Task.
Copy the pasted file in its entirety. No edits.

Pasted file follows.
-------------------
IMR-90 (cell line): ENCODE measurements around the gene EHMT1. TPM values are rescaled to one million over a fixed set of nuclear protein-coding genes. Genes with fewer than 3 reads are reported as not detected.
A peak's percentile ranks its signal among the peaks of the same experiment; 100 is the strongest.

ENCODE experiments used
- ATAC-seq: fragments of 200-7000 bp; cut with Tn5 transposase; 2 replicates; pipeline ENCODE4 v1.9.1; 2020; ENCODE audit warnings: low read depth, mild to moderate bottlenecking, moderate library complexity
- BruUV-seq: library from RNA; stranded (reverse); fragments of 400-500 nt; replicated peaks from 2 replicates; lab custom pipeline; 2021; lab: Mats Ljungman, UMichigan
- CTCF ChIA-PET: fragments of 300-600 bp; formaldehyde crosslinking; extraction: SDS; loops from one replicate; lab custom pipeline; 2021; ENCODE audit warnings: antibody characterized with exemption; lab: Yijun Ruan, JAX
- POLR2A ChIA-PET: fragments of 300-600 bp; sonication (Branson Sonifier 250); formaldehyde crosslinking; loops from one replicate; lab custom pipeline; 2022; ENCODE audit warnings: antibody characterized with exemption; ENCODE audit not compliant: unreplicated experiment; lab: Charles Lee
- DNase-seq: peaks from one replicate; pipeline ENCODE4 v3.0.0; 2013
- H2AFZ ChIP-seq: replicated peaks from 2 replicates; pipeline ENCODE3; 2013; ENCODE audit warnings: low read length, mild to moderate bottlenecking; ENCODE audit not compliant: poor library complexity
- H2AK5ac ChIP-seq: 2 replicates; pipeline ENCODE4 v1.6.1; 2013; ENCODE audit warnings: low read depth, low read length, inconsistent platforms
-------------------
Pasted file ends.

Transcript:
IMR-90 (cell line): ENCODE measurements around the gene EHMT1. TPM values are rescaled to one million over a fixed set of nuclear protein-coding genes. Genes with fewer than 3 reads are reported as not detected.
A peak's percentile ranks its signal among the peaks of the same experiment; 100 is the strongest.

ENCODE experiments used
- ATAC-seq: fragments of 200-7000 bp; cut with Tn5 transposase; 2 replicates; pipeline ENCODE4 v1.9.1; 2020; ENCODE audit warnings: low read depth, mild to moderate bottlenecking, moderate library complexity
- BruUV-seq: library from RNA; stranded (reverse); fragments of 400-500 nt; replicated peaks from 2 replicates; lab custom pipeline; 2021; lab: Mats Ljungman, UMichigan
- CTCF ChIA-PET: fragments of 300-600 bp; formaldehyde crosslinking; extraction: SDS; loops from one replicate; lab custom pipeline; 2021; ENCODE audit warnings: antibody characterized with exemption; lab: Yijun Ruan, JAX
- POLR2A ChIA-PET: fragments of 300-600 bp; sonication (Branson Sonifier 250); formaldehyde crosslinking; loops from one replicate; lab custom pipeline; 2022; ENCODE audit warnings: antibody characterized with exemption; ENCODE audit not compliant: unreplicated experiment; lab: Charles Lee
- DNase-seq: peaks from one replicate; pipeline ENCODE4 v3.0.0; 2013
- H2AFZ ChIP-seq: replicated peaks from 2 replicates; pipeline ENCODE3; 2013; ENCODE audit warnings: low read length, mild to moderate bottlenecking; ENCODE audit not compliant: poor library complexity
- H2AK5ac ChIP-seq: 2 replicates; pipeline ENCODE4 v1.6.1; 2013; ENCODE audit warnings: low read depth, low read length, inconsistent platforms